Exploratory team to study conditions for Chinese students in US
Updated: 2013-08-27 21:50
By Zhao Xinying (chinadaily.com.cn)
A teacher of Vision Overseas’visiting group talks to a Chinese student who studies in New Zealand in this file photo. Zhou Chenggang/for China Daily
A group of teachers from Vision Overseas, a consulting company with expertise in Chinese students studying abroad, is planning to drive across the United States on a fact-finding mission, aimed at improving the experience of Chinese students at US universities.
Vision Overseas, which is part of the private Chinese educational company New Oriental Education and Technology Group, will start its "exploratory trip" on Sept 1.
The team, headed by Vision Overseas CEO Zhou Chenggang, plans to drive some 7,000 kilometers from the west coast to the east, stopping at 11 cities along the way and visiting famous universities and middle schools.
This is the second trip organized by the institute this year. In early August, it sent a group of teachers to New Zealand on a similar scouting operation that lasted two weeks.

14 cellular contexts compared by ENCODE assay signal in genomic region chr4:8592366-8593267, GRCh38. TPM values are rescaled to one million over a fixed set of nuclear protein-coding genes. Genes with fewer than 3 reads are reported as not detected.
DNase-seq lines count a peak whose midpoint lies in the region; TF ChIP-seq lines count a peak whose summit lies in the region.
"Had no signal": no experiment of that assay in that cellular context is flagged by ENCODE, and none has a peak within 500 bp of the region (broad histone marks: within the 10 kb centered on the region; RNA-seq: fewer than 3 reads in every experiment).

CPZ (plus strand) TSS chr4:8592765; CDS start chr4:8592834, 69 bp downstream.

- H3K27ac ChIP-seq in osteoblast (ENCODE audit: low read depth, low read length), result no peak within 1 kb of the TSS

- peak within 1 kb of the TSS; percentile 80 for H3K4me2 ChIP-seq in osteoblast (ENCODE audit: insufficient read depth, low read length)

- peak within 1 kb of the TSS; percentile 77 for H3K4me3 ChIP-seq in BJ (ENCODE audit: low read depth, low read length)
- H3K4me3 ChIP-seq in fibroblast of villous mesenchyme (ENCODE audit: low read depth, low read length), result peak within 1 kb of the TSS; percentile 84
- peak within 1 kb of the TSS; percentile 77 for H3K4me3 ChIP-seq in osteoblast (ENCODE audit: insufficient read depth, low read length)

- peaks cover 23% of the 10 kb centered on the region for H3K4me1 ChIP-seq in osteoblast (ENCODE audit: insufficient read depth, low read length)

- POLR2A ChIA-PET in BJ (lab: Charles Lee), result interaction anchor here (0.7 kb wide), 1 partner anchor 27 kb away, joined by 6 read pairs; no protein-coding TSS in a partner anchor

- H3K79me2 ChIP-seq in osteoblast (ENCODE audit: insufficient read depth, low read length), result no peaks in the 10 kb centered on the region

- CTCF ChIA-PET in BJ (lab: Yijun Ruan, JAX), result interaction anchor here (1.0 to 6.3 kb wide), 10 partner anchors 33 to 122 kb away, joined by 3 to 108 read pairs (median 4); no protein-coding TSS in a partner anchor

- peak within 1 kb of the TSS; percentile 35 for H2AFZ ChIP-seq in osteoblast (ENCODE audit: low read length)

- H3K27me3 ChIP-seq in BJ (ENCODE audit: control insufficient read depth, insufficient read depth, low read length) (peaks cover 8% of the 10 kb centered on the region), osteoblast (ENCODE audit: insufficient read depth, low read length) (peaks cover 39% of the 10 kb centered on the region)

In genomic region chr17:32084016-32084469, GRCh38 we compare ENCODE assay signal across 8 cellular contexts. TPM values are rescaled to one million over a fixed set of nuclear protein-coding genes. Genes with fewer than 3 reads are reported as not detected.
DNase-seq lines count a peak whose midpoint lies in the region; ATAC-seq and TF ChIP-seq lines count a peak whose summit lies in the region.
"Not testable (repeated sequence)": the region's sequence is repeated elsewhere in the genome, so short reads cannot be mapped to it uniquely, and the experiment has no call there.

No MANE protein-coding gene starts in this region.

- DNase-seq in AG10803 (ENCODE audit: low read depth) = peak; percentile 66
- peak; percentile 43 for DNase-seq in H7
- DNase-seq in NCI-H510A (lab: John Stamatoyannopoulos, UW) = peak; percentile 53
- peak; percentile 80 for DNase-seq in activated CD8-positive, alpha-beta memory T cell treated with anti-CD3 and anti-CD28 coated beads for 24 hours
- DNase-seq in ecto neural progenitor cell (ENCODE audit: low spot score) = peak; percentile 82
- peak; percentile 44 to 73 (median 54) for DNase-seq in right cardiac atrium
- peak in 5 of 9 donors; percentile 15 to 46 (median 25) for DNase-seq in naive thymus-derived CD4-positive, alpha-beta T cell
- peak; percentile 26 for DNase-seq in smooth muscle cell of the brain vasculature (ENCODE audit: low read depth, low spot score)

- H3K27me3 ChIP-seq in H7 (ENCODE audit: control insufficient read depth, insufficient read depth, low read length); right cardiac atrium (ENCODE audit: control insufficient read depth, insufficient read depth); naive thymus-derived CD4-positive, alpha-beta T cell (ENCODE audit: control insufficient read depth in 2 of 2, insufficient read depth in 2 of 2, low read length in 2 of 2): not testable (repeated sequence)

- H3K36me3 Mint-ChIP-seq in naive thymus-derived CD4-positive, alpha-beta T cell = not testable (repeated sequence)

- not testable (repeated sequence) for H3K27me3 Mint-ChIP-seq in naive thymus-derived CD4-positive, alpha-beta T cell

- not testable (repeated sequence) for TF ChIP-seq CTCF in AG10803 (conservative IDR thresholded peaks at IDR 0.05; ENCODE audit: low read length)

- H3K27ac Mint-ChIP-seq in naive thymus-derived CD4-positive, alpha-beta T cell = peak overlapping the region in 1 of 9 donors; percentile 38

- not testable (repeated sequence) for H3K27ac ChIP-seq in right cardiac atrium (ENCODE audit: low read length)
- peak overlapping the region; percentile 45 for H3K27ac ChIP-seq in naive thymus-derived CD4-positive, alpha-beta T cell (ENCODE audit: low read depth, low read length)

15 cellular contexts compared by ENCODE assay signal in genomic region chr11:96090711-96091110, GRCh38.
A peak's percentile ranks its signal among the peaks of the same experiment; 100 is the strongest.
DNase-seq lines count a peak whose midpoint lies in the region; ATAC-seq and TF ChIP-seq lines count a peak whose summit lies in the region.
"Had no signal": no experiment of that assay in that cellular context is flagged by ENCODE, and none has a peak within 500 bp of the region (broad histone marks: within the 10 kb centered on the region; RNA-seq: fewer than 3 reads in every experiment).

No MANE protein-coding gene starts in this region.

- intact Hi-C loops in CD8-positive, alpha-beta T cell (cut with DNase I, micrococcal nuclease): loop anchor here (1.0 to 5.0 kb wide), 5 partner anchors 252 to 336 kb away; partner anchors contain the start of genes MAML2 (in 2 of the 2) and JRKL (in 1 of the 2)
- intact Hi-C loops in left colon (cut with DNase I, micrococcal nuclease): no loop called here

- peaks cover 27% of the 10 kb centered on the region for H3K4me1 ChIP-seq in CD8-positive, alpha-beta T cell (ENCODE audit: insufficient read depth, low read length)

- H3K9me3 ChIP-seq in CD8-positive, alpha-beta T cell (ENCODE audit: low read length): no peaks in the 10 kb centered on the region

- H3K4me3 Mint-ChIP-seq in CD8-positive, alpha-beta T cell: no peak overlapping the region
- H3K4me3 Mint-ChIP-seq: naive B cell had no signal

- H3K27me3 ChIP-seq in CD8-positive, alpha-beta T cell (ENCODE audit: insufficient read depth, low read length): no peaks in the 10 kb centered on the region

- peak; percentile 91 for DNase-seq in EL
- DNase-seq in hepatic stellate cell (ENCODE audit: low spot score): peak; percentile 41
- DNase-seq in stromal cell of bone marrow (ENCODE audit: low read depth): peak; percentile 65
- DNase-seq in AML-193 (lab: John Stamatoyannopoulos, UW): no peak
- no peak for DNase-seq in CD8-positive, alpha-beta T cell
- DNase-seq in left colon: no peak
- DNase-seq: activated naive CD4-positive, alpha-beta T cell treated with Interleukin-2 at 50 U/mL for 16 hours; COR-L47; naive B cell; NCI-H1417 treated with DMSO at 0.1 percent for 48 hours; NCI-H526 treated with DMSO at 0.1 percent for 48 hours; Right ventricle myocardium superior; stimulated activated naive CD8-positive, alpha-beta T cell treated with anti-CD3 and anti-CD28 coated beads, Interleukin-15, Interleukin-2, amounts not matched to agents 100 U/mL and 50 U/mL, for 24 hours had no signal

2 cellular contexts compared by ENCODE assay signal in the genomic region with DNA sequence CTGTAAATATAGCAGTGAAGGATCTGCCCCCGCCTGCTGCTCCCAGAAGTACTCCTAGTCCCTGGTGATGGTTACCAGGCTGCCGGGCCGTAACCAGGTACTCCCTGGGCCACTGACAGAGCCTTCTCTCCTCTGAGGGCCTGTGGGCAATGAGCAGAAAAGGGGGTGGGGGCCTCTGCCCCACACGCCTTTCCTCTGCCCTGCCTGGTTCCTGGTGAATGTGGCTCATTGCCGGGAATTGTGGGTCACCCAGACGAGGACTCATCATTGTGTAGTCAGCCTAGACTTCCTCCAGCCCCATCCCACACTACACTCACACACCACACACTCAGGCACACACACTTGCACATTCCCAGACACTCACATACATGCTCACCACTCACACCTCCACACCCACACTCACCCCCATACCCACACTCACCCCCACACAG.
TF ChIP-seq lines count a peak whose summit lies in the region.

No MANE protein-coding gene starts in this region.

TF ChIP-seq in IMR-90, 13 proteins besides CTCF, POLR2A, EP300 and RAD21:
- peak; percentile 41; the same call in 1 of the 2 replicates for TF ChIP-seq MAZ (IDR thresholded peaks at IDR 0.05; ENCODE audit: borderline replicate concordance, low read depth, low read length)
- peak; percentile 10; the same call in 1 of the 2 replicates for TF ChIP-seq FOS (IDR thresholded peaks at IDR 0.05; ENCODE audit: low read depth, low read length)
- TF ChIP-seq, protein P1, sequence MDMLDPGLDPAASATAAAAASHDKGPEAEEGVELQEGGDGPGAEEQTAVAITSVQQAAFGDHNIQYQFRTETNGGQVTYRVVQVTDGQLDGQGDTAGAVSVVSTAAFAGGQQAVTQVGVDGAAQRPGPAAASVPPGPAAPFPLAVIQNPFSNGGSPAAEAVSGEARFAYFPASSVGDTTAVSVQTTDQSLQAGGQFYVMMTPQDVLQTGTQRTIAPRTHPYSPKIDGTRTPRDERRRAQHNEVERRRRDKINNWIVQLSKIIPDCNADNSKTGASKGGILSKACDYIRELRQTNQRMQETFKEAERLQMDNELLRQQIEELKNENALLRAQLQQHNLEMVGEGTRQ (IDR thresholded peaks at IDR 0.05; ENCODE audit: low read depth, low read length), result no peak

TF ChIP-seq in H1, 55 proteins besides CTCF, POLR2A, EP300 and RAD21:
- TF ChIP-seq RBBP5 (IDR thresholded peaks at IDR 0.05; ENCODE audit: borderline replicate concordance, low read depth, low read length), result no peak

Zhou said the trip to the US reflects the rise in numbers of Chinese students attending universities in the country.
According to statistics released by the institute itself, in the 2011-12 school year, a total of 194,000 Chinese student went to America to study, which means there is one Chinese student in every four international students in the US.
"We want to make contact with famous schools in America and collect information on enrollment for other Chinese students who would like to study there," Zhou said.
A teacher of Vision Overseas’visiting group talks to students of Kaikorai Valley College in New Zealand. Zhou Chenggang/for China Daily
Yu Zhongqiu, vice-president of Vision Overseas, said the team members will talk to admission officers at the universities as well as employers in the US business community.
"We would like to know how these people evaluate Chinese students— their advantages and disadvantages compared with other international students, and how these people select Chinese students," Yu said.
"We will also try to discover recent changes in America's enrollment or employment policies, so that we can provide valuable information for Chinese students who want to study in America," he said.
Meanwhile, the group will take notes on the living conditions of Chinese students still at US universities or who have gone on to find work there.
"We will focus on recording things that Chinese students and parents know little about, for example, the loneliness and homesickness of Chinese students, their love stories, and their difficulties in hunting for a job there," he said.
"These are also things that they need to know about before they make the decision of going to study in America."